Truth or propaganda?
I just wrapped up a 10-day speaking tour for the US State Department. I was participating in the department's public diplomacy programme, which sends folks to speak to universities, think-tanks and public forums. This trip took me to Vladivostok and Sakhalin in eastern Russia, and to Hanoi, where I delivered two or three lectures a day to various audiences; I spoke to more than 500 people during the trip.
Public diplomacy is one of the lesser known options in the foreign policy tool kit. That is unfortunate, because it can play a key role in foreign policy by helping shape public opinion in foreign countries. Public diplomacy is defined as 'the cultural, educational and informational programmes, citizen exchanges or broadcasts used to promote the national interest of the United States through understanding, informing and influencing foreign audiences'. Crudely put, it is, as one of the students in Russia bluntly said, 'propaganda'.
According to the United States Advisory Commission on Public Diplomacy, in the short term, the programme seeks to influence opinion in ways that support US interests and policies. In doing so, it usually focuses on issues. Over the long term, however, it focuses on values by promoting dialogue, the sharing of ideas and the promotion of institutional and personal relationships.
Real public diplomacy is a two-way process. A country does not just send out its message. Listening is also required, since that is the best way to gauge opinion in the host country. The questions and answers that follow a speech are always the most interesting part of the programme, as they zero in on the audience's real concerns. Some of the sessions can get hot, but even my most hostile questioners have been friendly, afterward.
The US has not appreciated its public diplomacy programme. In fact, it was almost gutted a few years ago, courtesy of Senator Jesse Helms. In 1998, the State Department absorbed the US Information Agency (USIA), the principal agency for public diplomacy. It has been a rocky marriage, with USIA fitting poorly into the State Department.
The US spends only about US$1 billion on public diplomacy - 4 per cent of the country's international affairs budget. This contrasts with about US$25 billion spent on traditional diplomacy and more than US$30 billion on intelligence and counter-intelligence. From 1993 to 2001, funding for educational and cultural exchange programmes fell more than 33 per cent and from 1995 to 2001 the number of participants in exchange programmes dropped from about 45,000 to 29,000.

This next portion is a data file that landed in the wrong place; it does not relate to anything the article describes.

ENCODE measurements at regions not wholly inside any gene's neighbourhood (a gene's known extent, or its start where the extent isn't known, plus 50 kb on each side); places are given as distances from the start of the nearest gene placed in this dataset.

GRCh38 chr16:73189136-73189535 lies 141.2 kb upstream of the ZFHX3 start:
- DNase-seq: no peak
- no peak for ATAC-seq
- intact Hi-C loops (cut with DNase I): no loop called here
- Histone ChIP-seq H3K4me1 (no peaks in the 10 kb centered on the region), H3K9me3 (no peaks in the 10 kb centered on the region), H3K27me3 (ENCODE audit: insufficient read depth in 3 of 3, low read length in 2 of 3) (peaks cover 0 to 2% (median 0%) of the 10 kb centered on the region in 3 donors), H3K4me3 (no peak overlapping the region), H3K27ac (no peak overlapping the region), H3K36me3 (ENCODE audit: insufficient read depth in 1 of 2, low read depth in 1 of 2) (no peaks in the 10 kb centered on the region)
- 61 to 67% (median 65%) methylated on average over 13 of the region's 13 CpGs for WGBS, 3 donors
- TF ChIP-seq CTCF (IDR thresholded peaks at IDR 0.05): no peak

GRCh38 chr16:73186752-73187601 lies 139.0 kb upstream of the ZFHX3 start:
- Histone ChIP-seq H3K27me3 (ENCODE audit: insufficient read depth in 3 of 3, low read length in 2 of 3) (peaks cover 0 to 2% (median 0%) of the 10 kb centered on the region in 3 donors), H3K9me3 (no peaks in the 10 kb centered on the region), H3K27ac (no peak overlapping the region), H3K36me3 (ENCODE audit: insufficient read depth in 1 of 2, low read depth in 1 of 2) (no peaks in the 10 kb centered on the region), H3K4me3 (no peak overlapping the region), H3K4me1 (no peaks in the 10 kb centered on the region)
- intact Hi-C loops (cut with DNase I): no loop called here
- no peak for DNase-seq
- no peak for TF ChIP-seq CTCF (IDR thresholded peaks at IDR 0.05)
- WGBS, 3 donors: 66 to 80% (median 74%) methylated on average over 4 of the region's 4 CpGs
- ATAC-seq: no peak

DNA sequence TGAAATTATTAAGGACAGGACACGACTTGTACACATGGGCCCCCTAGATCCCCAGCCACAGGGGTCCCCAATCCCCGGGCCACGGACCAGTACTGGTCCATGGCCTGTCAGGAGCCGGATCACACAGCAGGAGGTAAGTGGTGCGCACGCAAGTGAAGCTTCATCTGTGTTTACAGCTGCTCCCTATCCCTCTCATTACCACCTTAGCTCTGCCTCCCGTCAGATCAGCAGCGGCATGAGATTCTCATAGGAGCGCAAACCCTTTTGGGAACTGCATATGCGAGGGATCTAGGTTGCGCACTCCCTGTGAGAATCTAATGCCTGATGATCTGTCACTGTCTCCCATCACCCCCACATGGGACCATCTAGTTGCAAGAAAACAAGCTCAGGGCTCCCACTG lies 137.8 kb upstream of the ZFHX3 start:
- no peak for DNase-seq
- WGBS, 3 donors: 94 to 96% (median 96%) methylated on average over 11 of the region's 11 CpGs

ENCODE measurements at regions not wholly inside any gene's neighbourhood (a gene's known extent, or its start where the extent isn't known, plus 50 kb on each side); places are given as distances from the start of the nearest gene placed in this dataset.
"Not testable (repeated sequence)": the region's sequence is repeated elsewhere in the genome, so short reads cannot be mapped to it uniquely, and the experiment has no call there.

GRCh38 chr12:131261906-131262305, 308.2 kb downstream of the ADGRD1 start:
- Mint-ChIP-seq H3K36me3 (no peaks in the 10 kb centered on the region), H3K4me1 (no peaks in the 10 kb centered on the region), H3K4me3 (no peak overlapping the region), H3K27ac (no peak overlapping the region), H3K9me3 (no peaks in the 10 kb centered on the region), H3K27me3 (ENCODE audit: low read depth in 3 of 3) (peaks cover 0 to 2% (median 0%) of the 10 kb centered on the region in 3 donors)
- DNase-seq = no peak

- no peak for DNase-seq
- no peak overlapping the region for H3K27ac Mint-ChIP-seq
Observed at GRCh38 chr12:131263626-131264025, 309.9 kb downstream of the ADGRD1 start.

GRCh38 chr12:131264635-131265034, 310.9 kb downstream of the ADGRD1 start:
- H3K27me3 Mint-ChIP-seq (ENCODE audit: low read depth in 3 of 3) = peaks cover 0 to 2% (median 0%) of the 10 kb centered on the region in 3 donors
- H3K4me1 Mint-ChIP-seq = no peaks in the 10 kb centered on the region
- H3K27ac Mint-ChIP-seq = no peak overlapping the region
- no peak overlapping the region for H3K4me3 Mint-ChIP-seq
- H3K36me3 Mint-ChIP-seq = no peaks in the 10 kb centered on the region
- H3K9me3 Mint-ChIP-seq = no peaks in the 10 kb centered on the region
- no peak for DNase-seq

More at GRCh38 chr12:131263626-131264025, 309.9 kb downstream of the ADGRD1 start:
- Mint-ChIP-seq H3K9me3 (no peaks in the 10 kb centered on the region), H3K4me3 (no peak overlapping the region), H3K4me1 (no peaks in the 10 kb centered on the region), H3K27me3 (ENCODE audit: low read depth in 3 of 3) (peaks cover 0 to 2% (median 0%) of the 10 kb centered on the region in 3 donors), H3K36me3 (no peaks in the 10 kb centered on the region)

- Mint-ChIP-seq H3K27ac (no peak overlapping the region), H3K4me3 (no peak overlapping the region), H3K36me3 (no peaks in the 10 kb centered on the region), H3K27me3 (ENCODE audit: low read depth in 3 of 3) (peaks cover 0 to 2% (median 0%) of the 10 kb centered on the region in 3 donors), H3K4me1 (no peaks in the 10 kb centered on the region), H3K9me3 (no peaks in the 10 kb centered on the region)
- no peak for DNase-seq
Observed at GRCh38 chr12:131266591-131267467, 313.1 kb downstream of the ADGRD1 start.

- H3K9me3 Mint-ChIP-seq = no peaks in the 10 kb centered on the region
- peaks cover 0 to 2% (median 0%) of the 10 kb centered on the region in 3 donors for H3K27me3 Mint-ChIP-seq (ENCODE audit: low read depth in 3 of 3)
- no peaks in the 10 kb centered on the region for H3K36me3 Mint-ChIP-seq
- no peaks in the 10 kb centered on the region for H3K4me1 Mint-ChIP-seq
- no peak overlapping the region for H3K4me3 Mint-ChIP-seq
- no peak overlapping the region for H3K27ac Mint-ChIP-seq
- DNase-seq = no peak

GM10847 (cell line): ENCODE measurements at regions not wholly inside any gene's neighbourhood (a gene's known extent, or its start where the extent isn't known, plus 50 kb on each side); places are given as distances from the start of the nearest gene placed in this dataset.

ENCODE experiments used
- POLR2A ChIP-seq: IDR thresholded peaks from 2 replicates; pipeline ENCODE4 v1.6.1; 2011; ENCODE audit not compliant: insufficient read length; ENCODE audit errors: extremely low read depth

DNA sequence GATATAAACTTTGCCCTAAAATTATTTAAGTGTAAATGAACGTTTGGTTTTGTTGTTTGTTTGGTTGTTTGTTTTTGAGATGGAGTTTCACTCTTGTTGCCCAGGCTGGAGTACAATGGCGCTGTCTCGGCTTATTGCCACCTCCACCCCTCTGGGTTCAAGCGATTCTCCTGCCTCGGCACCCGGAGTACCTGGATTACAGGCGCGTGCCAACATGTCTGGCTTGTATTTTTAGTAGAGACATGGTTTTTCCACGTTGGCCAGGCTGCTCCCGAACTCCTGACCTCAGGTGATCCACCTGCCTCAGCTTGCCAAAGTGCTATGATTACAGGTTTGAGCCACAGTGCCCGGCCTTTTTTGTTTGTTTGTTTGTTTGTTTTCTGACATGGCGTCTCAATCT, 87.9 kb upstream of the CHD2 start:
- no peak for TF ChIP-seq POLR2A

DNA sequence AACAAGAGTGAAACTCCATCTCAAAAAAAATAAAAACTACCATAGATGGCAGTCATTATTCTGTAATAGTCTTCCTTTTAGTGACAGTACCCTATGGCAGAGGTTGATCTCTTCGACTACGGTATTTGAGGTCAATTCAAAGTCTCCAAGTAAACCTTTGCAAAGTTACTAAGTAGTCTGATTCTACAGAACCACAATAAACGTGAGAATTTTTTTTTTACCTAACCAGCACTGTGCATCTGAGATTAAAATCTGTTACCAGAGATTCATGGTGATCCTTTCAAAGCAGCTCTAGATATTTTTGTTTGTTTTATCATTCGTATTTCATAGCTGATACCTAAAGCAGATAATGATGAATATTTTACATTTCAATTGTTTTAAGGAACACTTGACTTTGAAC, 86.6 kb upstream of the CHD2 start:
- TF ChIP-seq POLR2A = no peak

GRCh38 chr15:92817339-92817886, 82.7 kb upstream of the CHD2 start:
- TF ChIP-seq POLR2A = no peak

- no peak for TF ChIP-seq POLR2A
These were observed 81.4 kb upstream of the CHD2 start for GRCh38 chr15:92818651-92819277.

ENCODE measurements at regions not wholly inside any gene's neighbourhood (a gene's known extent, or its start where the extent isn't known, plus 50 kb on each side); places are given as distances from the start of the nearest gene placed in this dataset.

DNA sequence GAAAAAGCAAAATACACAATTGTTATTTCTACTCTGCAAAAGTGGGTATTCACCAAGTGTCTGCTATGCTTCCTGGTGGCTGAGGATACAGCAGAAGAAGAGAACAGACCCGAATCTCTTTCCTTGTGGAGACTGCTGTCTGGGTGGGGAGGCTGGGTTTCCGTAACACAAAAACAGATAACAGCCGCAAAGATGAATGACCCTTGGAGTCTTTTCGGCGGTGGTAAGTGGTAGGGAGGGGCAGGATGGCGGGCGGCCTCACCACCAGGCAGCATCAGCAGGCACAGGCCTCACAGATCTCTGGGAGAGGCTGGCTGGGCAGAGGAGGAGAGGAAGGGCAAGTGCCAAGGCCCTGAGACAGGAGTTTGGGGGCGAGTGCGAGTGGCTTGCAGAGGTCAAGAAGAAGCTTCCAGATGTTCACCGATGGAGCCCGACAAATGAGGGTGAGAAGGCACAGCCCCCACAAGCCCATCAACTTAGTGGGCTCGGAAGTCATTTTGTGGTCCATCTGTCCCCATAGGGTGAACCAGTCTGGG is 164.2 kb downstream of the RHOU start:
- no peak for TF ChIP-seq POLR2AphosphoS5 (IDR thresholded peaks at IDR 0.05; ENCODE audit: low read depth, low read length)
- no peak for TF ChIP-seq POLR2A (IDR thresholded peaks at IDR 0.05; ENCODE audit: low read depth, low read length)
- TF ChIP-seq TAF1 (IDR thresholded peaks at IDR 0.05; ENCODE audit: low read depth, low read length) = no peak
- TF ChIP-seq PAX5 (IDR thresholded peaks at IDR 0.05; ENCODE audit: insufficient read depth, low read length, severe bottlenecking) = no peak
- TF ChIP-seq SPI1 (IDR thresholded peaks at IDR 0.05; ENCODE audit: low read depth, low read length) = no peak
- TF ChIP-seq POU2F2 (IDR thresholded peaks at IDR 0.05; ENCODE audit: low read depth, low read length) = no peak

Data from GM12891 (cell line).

The Council on Foreign Relations Independent Taskforce on Public Diplomacy noted: 'The US spends US$5 million annually on foreign public opinion polling. This does not cover the research costs of an average US Senate campaign and it is a fraction of the US$6 billion spent by the private sector to gauge overseas opinion.'
The cost of this indifference became appallingly clear on September 11, 2001. The Pew Survey of Global Opinion that was published shortly after the terrorist attacks showed widespread resentment against the US the world over, underscoring the yawning gap between America's image of itself and that held by almost everybody else. Understanding those perceptions and shaping them have become a priority for US foreign policy.
I drew two lessons from my recent trip. First, there is considerable scepticism about the motives driving US foreign policy. This is not new, but it seems to be intensifying. At some point in every Q&A session, someone asked if the Iraq war was really about oil. 'Who's next?' was a regular question. The audiences were well-informed - although they had been fed a steady diet of slanted news and opinion. For example, the Russian students figured that economics dictated US decision-making, but few of them knew that Russia had its own economic interests to protect in Iraq.
The second lesson was more striking. A number of people in each of the audiences worried about US foreign policy - not because the US was domineering, hegemonic or evil, but because recent behaviour undercut US authority. They saw the US as a force for good but they felt that recent US actions eroded its credibility and its capacity to lead.
It is important to recognise the reservoir of goodwill towards the US - and even more important that we understand how we are damaging it. That is one of the most frustrating elements of public diplomacy: It provides a useful mirror to the US image abroad, but it cannot fix the policies that mar that image.
Brad Glosserman is director of research at Pacific Forum CSIS, a Honolulu-based think-tank firstname.lastname@example.org